New muscular dystrophy treatment shows promise in pre-clinical trials

A group of researchers has used locked nucleic acid gapmer antisense oligonucleotides to treat facioscapulohumeral muscular dystrophy in cells and mice.

Patient with muscular dystrophy

Researchers have designed a potential new treatment for one of the most common forms of muscular dystrophy. Led by scientists at the University of Alberta, Canada, the team created and tested synthetic DNA-like molecules that interfere with the production of a toxic protein that destroys the muscles of people who have facioscapulohumeral muscular dystrophy (FSHD).

“There is no cure for FSHD at the moment,” said Professor Toshifumi Yokota, at the University of Alberta, who has devoted his career to searching for treatments for all forms of muscular dystrophy. “This paper shows the potential for this new type of therapy and makes progress towards finding a treatment candidate.”

FSHD, the third most common form of muscular dystrophy, causes patients to produce the protein DUX4, which damages muscle cells and causes the cells to die.

“Our goal is to knock down the production of DUX4 so their muscle cells can survive,” said Yokota.

His team designed the treatment molecules, technically known as locked nucleic acid (LNA) gapmer antisense oligonucleotides (AOs), or ‘gapmers’ for short. These specifically target the location in the gene that causes DUX4 production.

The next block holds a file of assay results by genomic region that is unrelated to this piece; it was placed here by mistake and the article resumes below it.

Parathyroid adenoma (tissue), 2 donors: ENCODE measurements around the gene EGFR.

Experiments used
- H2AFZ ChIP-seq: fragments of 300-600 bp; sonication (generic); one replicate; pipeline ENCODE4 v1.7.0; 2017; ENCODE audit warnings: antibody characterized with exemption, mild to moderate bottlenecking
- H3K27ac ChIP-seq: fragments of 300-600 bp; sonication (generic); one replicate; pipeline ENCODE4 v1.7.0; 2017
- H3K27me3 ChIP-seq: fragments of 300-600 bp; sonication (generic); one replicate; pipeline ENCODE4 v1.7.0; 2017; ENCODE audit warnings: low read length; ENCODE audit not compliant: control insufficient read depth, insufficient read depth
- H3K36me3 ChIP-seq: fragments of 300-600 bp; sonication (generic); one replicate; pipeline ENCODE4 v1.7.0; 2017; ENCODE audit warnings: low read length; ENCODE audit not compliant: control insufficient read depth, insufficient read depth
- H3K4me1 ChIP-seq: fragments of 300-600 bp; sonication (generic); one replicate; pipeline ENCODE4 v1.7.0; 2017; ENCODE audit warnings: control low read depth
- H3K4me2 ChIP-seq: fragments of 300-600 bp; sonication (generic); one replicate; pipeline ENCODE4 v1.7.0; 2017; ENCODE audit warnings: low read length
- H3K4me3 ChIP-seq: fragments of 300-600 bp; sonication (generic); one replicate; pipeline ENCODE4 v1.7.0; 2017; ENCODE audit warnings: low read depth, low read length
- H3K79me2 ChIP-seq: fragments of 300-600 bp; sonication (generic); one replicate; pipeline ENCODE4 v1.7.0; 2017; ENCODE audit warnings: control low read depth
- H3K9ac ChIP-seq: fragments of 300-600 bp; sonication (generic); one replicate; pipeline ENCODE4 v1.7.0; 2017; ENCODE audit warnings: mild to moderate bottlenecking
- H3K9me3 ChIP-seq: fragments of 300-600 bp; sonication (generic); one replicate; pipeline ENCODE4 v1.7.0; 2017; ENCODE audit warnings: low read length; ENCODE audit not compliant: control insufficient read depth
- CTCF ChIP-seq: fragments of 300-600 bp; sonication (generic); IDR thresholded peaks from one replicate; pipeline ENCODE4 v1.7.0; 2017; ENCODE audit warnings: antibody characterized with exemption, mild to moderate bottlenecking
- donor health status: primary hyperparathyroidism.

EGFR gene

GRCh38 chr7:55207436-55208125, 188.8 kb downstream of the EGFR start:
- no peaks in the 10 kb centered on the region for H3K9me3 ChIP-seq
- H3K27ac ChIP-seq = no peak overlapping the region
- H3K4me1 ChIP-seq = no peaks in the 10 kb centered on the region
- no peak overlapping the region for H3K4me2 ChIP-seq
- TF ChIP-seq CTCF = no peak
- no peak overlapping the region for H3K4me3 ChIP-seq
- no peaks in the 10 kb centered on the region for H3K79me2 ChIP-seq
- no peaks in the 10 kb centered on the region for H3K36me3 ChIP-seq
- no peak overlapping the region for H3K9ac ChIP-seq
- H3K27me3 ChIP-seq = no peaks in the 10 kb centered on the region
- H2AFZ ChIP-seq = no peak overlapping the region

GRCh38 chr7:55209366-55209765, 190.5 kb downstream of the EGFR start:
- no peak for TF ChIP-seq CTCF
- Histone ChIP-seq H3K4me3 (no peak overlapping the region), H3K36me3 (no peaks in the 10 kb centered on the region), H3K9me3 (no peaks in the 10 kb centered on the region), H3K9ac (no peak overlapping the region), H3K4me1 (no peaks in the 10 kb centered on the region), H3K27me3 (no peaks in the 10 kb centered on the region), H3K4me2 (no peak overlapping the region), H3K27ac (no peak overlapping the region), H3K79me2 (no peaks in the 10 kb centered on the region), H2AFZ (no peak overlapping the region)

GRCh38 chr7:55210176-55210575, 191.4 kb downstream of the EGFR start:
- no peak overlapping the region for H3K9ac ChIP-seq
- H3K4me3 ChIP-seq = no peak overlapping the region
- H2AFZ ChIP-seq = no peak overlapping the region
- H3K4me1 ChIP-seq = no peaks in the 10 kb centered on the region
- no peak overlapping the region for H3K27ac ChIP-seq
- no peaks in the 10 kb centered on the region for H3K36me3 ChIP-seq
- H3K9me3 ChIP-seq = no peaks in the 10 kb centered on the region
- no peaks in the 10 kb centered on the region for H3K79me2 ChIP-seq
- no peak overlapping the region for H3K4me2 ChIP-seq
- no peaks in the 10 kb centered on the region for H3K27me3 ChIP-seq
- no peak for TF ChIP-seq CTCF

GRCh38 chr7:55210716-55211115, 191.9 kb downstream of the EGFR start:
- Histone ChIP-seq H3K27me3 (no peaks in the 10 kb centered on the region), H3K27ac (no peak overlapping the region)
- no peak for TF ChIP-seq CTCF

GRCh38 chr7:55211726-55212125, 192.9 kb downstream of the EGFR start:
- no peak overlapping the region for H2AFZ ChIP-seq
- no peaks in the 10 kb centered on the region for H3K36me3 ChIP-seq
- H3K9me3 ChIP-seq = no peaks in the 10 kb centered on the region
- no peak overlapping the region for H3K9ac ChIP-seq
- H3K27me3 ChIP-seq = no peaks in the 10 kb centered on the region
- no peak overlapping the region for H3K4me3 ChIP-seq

The researchers tested the treatment in patient-derived cells in the laboratory and in mice. They found the muscle cells were larger and more functional after treatment.

“We used a very low concentration of the treatment and it knocked down more than 99 percent of the DUX4 production, so this is extremely efficient,” Yokota said.

Yokota notes that gapmer therapy has been developed for diseases such as inherited high cholesterol, Huntington’s disease and even some cancers. However, none has yet been approved for muscle diseases such as muscular dystrophy.

According to the team, the next steps for their research include testing better delivery methods, studying safety and side-effects and determining how long the drug’s benefits last. The researchers have applied for a patent and are seeking a pharmaceutical company partner to conduct a human trial.

“We are not ready to start clinical trials but it’s a significant first step towards future drug development,” Yokota said.

The study was published in Proceedings of the National Academy of Sciences.